Birthday Candles is a meaningful tale of the life of Ernestine Ashworth (Debra Messing) and the characters that surround her. The play opens on her seventeenth birthday, baking a cake with her mother (Susannah Flood) and building a tradition we follow for the show’s entirety. Quickly we are introduced to her classmates; neighbor Kenneth (Enrico Colantoni) and school crush Matt (John Earl Jelks), who wish her a happy birthday before a magical chime sounds, indicating a jump in the timeline to a future birthday. While the first chime signifies one year towards Ernestine’s eighteenth birthday, the following chimes are not always so concise. Jumping multiple years (or three years consecutively in thirty seconds) is hard to follow at times; nonetheless, it is representative of time passing.
As the birthdays swirl around Ernestine, the cast cycles through their roles – five actors portraying a total of eleven characters. The adolescent angst of Madeline (Susannah Flood) and Billy (Christopher Livingston), Ernestine’s two children, is nicely balanced with the hilarious and nervous energy of Billy’s new girlfriend Joan (Crystal Finn). Later, Finn and Flood play the following generations as well. Throughout the years, life throws many things at Ernestine – a growing family, heartbreak, a new business, and illness, but she perseveres.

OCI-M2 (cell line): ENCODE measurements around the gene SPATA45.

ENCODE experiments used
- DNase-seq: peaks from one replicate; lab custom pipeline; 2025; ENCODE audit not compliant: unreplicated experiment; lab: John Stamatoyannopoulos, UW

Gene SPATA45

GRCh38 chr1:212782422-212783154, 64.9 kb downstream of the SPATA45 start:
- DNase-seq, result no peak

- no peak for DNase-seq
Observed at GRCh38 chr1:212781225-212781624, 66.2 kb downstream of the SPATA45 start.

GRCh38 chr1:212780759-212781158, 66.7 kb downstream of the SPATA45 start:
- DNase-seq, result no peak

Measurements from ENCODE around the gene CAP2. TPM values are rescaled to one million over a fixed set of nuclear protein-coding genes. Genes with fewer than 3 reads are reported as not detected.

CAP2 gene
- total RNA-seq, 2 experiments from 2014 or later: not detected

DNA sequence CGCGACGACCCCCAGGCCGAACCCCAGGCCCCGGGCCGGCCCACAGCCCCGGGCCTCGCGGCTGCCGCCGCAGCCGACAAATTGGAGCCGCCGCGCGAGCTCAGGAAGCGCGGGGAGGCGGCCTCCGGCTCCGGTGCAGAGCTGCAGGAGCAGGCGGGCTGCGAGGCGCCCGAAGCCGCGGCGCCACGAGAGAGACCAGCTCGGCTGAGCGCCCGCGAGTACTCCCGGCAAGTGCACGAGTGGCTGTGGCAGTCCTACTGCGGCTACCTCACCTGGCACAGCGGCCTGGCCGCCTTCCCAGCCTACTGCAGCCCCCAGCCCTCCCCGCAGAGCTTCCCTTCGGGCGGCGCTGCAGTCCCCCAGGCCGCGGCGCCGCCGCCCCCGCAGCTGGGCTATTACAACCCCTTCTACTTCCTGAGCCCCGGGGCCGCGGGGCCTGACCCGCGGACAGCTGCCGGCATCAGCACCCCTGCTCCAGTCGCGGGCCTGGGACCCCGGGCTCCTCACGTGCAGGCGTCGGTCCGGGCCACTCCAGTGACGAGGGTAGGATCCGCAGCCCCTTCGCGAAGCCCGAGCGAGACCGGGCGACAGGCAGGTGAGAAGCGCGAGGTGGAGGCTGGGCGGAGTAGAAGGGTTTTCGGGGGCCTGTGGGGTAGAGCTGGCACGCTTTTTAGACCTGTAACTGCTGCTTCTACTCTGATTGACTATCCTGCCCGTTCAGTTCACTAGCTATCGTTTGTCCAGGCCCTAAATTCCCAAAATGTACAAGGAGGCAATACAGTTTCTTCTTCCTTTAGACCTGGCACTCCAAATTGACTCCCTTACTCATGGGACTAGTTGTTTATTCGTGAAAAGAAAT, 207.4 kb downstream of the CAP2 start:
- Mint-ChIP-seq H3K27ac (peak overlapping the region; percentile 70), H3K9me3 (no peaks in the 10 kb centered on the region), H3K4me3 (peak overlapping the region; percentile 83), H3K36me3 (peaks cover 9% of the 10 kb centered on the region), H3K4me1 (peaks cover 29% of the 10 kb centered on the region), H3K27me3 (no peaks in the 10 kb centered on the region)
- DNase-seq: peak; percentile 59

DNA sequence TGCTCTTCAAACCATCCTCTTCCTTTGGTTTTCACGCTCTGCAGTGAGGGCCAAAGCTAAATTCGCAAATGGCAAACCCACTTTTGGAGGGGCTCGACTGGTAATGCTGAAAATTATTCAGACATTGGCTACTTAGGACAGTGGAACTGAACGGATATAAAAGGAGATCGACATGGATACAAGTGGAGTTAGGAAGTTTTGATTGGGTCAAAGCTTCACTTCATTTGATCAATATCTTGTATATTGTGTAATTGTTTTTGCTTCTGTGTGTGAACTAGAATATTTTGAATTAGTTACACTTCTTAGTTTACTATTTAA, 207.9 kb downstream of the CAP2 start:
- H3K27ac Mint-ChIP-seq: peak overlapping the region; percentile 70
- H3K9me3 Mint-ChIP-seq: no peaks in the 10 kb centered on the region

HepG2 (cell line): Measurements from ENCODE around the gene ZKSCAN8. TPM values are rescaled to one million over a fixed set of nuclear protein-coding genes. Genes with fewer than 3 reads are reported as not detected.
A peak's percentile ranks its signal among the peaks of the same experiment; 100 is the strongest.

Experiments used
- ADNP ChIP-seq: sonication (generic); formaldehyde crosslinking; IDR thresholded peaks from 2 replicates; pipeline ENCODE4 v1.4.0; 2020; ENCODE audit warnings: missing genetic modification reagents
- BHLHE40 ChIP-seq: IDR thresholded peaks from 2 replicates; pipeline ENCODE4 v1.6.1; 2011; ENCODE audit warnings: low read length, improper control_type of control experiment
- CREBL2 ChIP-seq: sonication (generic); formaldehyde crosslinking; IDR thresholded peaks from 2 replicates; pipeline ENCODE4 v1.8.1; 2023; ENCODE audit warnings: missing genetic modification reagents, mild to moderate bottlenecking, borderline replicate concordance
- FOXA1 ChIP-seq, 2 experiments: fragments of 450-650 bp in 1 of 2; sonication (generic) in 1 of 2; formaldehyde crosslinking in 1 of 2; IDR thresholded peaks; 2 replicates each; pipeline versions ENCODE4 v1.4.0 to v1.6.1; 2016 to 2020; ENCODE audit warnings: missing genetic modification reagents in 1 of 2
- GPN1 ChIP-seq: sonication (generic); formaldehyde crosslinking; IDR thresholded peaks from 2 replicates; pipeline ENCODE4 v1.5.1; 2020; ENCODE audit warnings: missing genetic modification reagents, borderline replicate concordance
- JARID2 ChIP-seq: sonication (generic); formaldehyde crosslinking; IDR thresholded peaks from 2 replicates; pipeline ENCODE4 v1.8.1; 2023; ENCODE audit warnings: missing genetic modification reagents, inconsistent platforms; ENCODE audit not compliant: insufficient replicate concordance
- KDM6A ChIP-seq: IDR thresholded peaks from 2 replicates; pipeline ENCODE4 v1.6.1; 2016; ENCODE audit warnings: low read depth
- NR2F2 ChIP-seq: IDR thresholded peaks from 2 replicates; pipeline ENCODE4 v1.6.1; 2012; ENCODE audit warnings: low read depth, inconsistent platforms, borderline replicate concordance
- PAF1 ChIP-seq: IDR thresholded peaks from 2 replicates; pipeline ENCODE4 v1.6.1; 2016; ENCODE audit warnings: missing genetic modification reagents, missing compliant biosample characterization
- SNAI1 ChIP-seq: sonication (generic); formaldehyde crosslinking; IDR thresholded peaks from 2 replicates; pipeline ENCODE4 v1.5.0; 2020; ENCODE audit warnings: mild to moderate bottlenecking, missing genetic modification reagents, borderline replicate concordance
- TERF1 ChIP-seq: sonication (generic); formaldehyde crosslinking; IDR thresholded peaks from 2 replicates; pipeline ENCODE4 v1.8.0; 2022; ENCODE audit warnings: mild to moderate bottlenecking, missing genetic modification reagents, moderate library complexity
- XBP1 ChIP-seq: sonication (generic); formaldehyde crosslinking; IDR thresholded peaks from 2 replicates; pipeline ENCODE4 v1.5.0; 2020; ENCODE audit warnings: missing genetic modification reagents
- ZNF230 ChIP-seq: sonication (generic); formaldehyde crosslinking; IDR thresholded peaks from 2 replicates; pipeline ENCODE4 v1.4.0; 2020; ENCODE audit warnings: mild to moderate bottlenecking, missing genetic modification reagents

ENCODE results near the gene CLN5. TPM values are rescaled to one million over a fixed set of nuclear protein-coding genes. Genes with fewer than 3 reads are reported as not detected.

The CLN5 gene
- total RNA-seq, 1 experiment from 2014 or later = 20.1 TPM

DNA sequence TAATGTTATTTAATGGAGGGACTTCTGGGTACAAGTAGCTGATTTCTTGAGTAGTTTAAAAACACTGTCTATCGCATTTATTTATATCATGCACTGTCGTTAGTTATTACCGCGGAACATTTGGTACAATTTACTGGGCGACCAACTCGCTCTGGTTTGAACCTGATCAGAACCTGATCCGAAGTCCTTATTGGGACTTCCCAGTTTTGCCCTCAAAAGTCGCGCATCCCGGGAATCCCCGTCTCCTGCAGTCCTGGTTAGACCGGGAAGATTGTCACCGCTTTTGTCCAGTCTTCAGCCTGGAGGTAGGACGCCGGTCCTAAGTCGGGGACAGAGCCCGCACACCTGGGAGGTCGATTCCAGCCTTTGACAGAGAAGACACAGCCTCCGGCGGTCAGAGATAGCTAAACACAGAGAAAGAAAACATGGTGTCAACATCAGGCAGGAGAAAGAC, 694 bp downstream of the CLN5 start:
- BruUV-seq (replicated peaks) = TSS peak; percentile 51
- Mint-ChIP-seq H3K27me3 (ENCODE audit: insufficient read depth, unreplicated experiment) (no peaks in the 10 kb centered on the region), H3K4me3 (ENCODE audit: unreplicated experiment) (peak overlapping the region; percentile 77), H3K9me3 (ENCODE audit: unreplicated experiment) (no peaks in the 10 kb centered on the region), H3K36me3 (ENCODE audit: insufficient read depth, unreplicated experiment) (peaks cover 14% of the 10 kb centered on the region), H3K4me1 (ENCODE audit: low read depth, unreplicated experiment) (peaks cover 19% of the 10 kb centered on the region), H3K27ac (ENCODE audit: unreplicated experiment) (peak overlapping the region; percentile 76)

Between the direction of Vivienne Benesch and the set design by Christine Jones, there is a vision to create layers of fantasy within the realism of the story by playwright Noah Haidle. The scenic design is thrilling.
There are intentional backstage views of entrances and exits, lending more of an abstract atmosphere to the production. Additionally, Haidle places Birthday Candles in a nonexistent timeline, with no references to periods, wars, or current events, creating a mysterious world in which the story lives.
Perhaps this surreal quality makes the age range for the actors more believable, or at least more forgivable. Given that Messing is onstage for the entirety of the production, there is no time for hair change hair, costume, or make-up to age her from a supposed seventeen-year-old to a 100-year-old woman. Nevertheless, the effect is achieved with subtle changes – hair up, glasses donned, cardigan added, body posture pulled ever more downward by gravity, etcetera. Falling right into the world of Haidle’s universe, each actor must play outside of their age range, and despite that difficulty, the physicality is exceptional. However, the aging characters seemed more caricature-like, leading Colantoni to manifest vocal breaks and Messing to take up an old Hollywood or even British accent at times.
Birthday Candles is magical and a poignant glimpse at one family’s life. From mundane routines to chaotic family visits and the inevitability of heartache, this production is a look into the human experience. It is a reminder that life continues moving, whether we want it or not – including Ernestine.
Roundabout’s American Airlines Theatre
Tuesday through Saturday at 8PM with Wednesday and Saturday matinees at 2PM and Sunday matinees at 3PM
227 West 42nd St
For tickets visit here
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